FIG. 1E shows a system-level diagram illustrating a fifth embodiment of the power amplifier protection system of the present invention.

FIG. 2 shows a flow chart illustrating one method of practicing the power amplifier protection system of the present invention.

DETAILED DESCRIPTION OF THE INVENTION

Referring to FIG. 1A, a high-level system diagram is shown illustrating a first embodiment the power amplifier protection system of the present invention. A power amplifier 102 amplifies a given input signal 104 and provides an amplified output signal 106. In one embodiment, the power amplifier 102 may be a radio frequency (RF) non-linear power amplifier which may be employed in transmitting any number of broadcast signals at various transmission frequencies. In another embodiment, the RF power amplifier may be a linear power amplifier. According to various embodiments, the power amplifier may be designed to operate with a predetermined load impedance value, to dissipate no more than a maximum measure of power, and/or to operate below a maximum temperature level.

The present invention provides a protection system to guard against power amplifier failure due to excessive power dissipation and/or operating temperatures. A feedback loop is employed for this purpose, wherein the power of the input signal to the power amplifier, or one stage of the power amplifier, is regulated, varied, or reduced to cause the power amplifier to operate within specified limits when necessary. This failure protection system may be comprised of a plurality of components.

One or more sensing means or devices may be employed to sense certain operating conditions of a power amplifier. For instance, the present invention may provide a current sensing means 110 and a voltage sensing means 112 to sense or measure the current and voltage at the output of the power amplifier 102. The current and voltage sensing means 110 and 112 may be any one of a number of circuits and/or devices conventionally known to those skilled in these arts.

In various embodiments, the current sensing means 110 may sense the current drawn from the amplifier's power source, the current through a transistor in the power amplifier, and/or the output current of the power amplifier. According to one embodiment, the current sensing means 110 may comprise a resistor of known value such that the current is proportional to the voltage across the resistor. In a second embodiment, a conventional current mirror comprising two transistors in parallel may be employed. With said current mirror, the collector currents may be proportional to the emitter areas. The two transistors may be selected such that one transistor has a small emitter area in comparison to the second transistor. Thus, the transistor with the smallest emitter area would function as a current sensing means without draining any significant power from the power amplifier 102.

In one embodiment, the current sensing means may provide a voltage corresponding to the current sensed. In a second embodiment, the current sensing means may provide a voltage that is linearly proportional to the current sensed.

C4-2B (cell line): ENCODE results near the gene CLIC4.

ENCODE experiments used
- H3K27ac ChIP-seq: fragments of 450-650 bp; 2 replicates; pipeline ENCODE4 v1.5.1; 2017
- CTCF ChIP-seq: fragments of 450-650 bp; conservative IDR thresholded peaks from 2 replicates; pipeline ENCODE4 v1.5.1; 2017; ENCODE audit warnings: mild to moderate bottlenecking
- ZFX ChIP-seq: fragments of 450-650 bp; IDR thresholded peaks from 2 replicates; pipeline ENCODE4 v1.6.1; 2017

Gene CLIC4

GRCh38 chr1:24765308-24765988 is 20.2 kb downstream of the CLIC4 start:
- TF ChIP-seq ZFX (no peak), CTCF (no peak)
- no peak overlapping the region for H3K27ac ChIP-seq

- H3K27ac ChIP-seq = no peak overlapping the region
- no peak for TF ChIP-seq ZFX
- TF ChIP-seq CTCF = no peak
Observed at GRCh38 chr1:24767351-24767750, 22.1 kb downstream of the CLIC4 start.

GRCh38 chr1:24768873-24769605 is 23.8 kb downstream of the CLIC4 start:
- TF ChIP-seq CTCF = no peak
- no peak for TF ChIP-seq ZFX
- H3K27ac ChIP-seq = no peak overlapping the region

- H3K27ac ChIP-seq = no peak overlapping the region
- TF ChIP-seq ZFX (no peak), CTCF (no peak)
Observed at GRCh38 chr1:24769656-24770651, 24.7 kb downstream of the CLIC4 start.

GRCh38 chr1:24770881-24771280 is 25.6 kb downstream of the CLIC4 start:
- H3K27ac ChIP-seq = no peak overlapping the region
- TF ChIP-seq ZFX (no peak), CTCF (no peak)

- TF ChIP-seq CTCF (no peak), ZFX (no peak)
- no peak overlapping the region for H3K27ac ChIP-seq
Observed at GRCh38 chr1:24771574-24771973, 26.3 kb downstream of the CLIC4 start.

According to one implementation, the voltage sensing means 112 may comprise a rectifier, or other peak-detection device, to provide the peak output voltage. In a second implementation, the voltage sensing means 112 may comprise a circuit or device to measure the average output voltage.

The present invention may further provide a temperature sensing means 114 to sense or measure the operating temperature of the power amplifier 102. The internal temperature and/or external temperature of the power amplifier 102 may be sensed, measured, and/or quantified by the temperature sensing means 114. The temperature sensing means 114 may be any one of a number of conventional temperature sensing or measuring circuits or devices. According to one embodiment, the temperature sensing means 114 may comprise one or more transistors configured to sense a voltage which is proportional to absolute temperature.

The voltages, currents, and temperatures sensed, measured, or quantified, may then be utilized to determine if the power amplifier is operating beyond acceptable, desired, or specified limits or levels. If any one of the operating conditions is beyond the desired operating level or threshold value, then a feedback system may regulate, dynamically or otherwise, the power of the input signal to the power amplifier.

The current sensing means 110, which provides a voltage corresponding to the current sensed, is coupled to a first input terminal of a first differential amplifier 122 while a first reference voltage source 116 is coupled to a second input terminal of the first differential amplifier 122. The first reference voltage source 116 may provide a threshold voltage corresponding to a desired current through the power amplifier 102. In one implementation, this threshold voltage may correspond to the maximum output current specified for the power amplifier 102.

Similarly, the voltage sensing means 112 is coupled to a first input terminal of a second differential amplifier 124 while a second reference voltage source 118 is coupled to a second input terminal of the second differential amplifier 124. The second reference voltage source 118 may provide a threshold voltage corresponding to a desired output voltage for the power amplifier 102. In one implementation, this threshold voltage may correspond to the maximum output voltage specified for the power amplifier 102.

Likewise, the temperature sensing means 114, which may provide a voltage corresponding to the sensed temperature, is coupled to a first input of a third differential amplifier 126 while a third reference voltage source 120 is coupled to a second input of the third differential amplifier 126. The third reference voltage source 120 may provide a threshold voltage corresponding to a desired operating temperature for the power amplifier 102. In one implementation, this threshold voltage may correspond to the maximum operating temperature specified for the power amplifier 102.

Any of the reference voltage sources 116, 118, and 120 may be configurable and/or variable. In various implementations, one or more of the reference voltage sources 116, 118, and 120 may provide a predetermined threshold voltage level or a dynamically changing voltage level.